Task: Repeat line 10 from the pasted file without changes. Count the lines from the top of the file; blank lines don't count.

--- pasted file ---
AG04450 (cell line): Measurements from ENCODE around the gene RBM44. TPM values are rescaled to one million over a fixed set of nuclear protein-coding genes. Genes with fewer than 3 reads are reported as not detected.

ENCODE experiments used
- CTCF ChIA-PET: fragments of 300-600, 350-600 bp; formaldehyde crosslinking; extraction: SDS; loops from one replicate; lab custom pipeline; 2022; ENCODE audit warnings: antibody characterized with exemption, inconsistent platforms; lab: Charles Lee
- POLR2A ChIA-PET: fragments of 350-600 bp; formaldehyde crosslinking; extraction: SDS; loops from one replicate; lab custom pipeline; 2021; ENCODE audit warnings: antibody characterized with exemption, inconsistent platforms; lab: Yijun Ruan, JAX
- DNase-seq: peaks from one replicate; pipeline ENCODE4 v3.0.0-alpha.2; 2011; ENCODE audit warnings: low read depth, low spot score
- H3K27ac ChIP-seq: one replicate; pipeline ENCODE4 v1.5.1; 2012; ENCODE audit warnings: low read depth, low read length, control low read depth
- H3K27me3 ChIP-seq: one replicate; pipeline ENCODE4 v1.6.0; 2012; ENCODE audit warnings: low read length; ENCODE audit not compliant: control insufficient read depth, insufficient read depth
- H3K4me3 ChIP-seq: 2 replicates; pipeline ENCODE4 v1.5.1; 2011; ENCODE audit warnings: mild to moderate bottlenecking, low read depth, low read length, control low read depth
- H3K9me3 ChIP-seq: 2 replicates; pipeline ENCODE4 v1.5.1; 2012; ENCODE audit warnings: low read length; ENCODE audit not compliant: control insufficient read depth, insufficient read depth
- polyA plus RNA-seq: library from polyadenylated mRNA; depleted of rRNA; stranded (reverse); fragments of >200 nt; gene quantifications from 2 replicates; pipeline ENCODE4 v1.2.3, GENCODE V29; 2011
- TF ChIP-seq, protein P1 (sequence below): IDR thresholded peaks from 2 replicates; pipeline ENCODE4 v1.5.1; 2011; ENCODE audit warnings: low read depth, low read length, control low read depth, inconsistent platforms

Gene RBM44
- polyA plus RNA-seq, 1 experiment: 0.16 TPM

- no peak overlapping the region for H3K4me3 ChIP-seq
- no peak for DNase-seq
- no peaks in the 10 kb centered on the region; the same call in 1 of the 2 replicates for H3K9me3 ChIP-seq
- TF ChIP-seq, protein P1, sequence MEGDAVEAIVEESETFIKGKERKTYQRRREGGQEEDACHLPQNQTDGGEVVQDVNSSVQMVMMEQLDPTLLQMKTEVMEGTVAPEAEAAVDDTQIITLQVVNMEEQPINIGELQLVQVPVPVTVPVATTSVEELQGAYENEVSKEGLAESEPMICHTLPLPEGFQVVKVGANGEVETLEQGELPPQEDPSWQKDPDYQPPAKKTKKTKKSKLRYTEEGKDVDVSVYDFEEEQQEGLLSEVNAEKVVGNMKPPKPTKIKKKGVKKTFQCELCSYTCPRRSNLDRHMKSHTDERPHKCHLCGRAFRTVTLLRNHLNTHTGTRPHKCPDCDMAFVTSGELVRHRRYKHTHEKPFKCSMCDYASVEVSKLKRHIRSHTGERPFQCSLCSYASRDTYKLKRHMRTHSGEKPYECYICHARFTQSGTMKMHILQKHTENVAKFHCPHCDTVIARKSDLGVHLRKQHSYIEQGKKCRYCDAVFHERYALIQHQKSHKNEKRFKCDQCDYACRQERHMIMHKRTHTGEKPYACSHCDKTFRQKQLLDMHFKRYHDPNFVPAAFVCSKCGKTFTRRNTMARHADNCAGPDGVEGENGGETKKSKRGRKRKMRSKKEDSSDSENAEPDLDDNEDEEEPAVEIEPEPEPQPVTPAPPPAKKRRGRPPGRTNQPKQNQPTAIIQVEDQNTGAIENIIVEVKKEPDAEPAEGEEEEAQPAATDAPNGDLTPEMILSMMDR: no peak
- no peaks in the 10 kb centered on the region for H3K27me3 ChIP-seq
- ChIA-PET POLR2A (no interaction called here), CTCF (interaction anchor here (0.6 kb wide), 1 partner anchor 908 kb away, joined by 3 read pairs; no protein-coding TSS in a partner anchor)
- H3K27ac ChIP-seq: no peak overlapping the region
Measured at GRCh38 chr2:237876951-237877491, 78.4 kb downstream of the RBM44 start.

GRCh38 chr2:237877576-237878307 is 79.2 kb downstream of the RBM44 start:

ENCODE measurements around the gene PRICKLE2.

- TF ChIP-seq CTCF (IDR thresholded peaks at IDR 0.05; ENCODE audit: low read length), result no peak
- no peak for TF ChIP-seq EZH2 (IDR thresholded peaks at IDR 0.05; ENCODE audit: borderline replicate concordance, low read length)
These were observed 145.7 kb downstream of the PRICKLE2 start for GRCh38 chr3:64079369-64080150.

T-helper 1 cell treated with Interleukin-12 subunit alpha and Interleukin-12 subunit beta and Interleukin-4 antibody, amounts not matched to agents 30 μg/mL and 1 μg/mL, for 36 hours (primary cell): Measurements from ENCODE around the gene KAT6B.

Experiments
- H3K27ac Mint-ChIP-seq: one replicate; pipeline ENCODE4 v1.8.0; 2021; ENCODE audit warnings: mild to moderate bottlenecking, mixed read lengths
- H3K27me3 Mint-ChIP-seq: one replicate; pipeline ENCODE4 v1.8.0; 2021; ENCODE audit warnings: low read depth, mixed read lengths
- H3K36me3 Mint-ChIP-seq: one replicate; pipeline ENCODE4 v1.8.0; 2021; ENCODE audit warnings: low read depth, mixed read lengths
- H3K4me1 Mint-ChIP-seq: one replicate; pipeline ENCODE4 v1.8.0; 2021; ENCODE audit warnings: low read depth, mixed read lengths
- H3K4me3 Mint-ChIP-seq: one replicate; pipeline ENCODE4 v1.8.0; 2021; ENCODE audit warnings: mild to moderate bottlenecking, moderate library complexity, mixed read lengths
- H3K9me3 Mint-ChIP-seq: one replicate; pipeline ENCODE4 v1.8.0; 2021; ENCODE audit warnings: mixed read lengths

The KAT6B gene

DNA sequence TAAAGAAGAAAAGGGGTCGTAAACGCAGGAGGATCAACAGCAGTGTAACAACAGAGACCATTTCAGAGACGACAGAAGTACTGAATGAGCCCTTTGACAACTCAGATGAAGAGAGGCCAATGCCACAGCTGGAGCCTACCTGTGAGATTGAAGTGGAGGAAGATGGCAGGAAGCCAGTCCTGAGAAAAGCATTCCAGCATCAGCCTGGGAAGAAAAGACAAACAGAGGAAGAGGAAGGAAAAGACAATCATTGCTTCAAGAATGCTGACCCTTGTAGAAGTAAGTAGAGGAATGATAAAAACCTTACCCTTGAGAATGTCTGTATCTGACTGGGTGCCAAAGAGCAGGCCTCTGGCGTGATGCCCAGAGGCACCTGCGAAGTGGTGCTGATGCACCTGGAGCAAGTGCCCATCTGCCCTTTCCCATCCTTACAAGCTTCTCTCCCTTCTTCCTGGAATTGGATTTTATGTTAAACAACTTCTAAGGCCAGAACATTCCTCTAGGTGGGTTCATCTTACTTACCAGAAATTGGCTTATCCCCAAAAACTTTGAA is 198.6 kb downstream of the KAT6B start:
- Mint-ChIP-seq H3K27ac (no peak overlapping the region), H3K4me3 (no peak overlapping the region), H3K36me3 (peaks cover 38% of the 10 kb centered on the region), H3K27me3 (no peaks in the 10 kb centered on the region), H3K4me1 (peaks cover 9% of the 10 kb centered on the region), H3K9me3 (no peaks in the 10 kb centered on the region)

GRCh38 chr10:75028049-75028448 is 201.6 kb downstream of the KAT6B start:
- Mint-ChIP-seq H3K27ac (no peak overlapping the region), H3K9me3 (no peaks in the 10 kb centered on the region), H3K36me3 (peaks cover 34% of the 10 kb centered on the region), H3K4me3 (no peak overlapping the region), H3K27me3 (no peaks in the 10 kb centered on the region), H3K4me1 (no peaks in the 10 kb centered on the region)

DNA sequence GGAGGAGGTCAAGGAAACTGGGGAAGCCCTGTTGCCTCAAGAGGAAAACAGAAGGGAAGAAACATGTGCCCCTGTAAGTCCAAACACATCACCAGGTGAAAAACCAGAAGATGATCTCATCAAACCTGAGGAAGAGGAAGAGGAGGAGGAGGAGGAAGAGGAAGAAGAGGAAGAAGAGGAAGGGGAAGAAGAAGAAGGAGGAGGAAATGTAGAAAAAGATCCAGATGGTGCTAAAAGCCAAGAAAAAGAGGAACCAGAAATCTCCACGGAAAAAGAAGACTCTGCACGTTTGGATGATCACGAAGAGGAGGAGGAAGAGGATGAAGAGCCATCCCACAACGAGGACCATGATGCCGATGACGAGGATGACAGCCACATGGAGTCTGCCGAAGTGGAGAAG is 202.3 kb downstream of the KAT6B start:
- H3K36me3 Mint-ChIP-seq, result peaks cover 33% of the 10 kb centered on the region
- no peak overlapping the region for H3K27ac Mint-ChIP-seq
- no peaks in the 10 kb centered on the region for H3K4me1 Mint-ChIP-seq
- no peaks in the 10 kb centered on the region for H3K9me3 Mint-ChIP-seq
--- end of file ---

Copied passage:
- polyA plus RNA-seq: library from polyadenylated mRNA; depleted of rRNA; stranded (reverse); fragments of >200 nt; gene quantifications from 2 replicates; pipeline ENCODE4 v1.2.3, GENCODE V29; 2011